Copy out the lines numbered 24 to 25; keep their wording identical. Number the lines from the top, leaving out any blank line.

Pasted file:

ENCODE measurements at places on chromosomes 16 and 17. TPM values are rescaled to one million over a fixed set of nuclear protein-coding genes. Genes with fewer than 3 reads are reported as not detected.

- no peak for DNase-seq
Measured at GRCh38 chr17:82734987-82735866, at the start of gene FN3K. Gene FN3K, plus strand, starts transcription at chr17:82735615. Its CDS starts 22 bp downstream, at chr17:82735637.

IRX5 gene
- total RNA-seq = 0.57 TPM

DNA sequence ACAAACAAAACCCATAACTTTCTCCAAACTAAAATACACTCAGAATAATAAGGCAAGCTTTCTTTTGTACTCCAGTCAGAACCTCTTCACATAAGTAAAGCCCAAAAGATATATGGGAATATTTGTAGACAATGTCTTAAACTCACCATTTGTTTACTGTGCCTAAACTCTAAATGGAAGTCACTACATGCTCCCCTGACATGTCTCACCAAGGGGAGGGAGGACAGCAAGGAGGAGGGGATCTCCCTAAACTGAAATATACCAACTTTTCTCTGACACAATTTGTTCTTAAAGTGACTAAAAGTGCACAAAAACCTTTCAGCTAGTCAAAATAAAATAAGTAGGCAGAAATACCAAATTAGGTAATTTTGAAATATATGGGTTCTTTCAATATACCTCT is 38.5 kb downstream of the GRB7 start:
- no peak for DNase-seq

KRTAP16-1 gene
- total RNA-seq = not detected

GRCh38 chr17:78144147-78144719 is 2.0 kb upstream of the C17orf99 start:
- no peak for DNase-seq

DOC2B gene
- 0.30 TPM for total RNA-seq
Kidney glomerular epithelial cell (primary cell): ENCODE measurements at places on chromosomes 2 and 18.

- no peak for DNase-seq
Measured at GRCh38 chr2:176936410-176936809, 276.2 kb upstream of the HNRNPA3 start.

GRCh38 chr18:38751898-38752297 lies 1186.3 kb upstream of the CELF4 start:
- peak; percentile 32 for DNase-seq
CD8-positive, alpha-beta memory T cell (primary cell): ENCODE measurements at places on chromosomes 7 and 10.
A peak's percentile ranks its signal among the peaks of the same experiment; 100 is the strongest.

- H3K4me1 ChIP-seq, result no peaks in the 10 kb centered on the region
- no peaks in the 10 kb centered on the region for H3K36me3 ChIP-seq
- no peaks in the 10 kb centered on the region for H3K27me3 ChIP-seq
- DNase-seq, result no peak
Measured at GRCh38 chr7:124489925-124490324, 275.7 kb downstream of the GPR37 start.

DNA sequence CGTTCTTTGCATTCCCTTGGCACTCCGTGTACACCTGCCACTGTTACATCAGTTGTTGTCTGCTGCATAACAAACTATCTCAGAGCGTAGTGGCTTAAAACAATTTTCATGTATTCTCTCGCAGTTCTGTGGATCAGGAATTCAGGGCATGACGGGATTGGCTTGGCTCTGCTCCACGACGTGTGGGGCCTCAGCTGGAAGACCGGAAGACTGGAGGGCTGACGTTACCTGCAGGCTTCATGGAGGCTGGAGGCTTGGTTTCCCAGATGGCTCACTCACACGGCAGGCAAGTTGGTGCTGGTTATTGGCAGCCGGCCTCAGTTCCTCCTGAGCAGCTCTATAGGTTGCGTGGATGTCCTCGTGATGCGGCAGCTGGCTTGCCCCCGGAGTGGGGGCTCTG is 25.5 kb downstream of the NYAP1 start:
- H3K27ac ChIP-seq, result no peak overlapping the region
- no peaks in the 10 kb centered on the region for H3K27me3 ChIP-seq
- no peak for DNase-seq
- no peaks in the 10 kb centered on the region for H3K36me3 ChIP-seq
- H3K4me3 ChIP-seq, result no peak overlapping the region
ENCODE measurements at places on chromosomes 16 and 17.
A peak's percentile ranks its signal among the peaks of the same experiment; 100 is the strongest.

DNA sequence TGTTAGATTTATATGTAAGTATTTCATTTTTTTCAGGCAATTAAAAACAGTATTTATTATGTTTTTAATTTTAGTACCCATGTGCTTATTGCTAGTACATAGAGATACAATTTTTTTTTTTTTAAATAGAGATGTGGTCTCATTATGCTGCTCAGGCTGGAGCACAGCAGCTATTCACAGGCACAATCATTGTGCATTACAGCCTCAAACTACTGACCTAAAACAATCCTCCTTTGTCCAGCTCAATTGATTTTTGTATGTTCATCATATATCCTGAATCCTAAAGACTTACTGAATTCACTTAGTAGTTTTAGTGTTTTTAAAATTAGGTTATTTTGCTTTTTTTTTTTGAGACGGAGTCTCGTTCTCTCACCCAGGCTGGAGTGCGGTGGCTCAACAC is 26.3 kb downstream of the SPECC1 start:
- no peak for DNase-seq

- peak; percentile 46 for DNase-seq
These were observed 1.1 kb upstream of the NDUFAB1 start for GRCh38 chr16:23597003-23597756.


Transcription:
- DNase-seq, result no peak
Measured at GRCh38 chr7:124489925-124490324, 275.7 kb downstream of the GPR37 start.